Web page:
Discipline: Mathematics and Statistics
Subcategory: Mathematics and Statistics
Amos Anzele - North Carolina A&T State University
Boasting over 100 million daily active users, and more than 500 million daily tweets sent per day, Twitter is one of the top 5 most used social media platforms. With such a large amount of data, it is a potent source for marketing analysis with text mining. This study focused on gauging an effective marketing strategy for a company’s product line based on Twitter users’ perception. The objective of this study was to characterize customers’ perception of Tesla, and identify competing brands using twitter messages. We utilized Twitter’s Application Programming Interface (API) along with the R ‘twitteR’ package to extract twitter message data in June 2017, before the launch of Model 3. After extensive text mining-related data cleanup, we created 22,500 corpora upon which we performed sentiment analysis. Our analysis relied on the sentiment lexicon defined by Hu and Liu (2004). Our newly proposed sentiment score based on adjusted weights on positive and negative words showed that tweets containing Tesla and related words are neutral (77%), negative (12%) and positive (11%). Our visualization tools, the word cloud and network analysis graph, identified two potential competing brands of Tesla, BMW and Apple. These results suggest that Tesla could be viewed as both an automotive company and a technology company by Twitter users, and a potential marketing strategy may target Apple and BMW customers rather than other electric car customers. Our future goal is to investigate the effect of the target marketing of a brand.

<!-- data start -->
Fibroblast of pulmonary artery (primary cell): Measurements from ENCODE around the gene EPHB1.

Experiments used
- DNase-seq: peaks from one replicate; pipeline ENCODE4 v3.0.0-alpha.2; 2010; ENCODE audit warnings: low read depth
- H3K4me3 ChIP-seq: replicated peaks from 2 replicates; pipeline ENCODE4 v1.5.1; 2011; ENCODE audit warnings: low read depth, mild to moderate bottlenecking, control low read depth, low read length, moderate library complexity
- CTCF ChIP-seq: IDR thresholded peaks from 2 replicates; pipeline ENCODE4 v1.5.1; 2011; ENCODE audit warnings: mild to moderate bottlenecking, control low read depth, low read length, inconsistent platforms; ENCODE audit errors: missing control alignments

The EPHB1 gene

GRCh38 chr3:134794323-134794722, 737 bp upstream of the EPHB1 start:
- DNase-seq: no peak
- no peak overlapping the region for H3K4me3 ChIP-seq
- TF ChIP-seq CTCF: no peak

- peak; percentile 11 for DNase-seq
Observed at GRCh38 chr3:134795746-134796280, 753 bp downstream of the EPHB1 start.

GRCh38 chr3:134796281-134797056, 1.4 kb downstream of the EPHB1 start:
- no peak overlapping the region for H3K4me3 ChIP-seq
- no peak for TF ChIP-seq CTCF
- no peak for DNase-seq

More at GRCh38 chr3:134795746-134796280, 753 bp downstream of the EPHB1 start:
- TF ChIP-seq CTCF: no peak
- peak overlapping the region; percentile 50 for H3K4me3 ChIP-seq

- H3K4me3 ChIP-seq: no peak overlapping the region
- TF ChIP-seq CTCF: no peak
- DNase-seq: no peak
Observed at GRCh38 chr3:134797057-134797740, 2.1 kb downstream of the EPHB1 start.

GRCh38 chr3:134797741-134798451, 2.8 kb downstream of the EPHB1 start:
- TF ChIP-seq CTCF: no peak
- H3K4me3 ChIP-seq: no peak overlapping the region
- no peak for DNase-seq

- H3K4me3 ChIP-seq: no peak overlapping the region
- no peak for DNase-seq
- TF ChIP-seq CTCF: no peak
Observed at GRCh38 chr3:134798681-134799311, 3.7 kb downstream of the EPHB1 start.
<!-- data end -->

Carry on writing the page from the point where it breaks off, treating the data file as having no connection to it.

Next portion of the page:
Funder Acknowledgement(s): This research was funded by the National Science Foundation (NSF) under Grant HRD#1623358.
Faculty Advisor: Dr. Seongtae Kim, firstname.lastname@example.org
Role: I created a Twitter developer account, which allowed me to have access to public tweets via Twitter's API. Utilizing R's TwitteR package, I was able to download the data in the form of an excel file, and load in R to perform the text mining. I performed the data cleaning that allowed for a 22,500 corpora upon which the text mining was executed. I chose the visualization that best translate the data to the audience. The word cloud and the network analysis were my two choices. Also, I decided to introduce an alternative sentiment analysis score based on an adjusted weight of positive words. By doubling the weigh of the positive words found in the sentiment lexicon, I felt it would give a more equitable representation of Twitter users' true sentiment.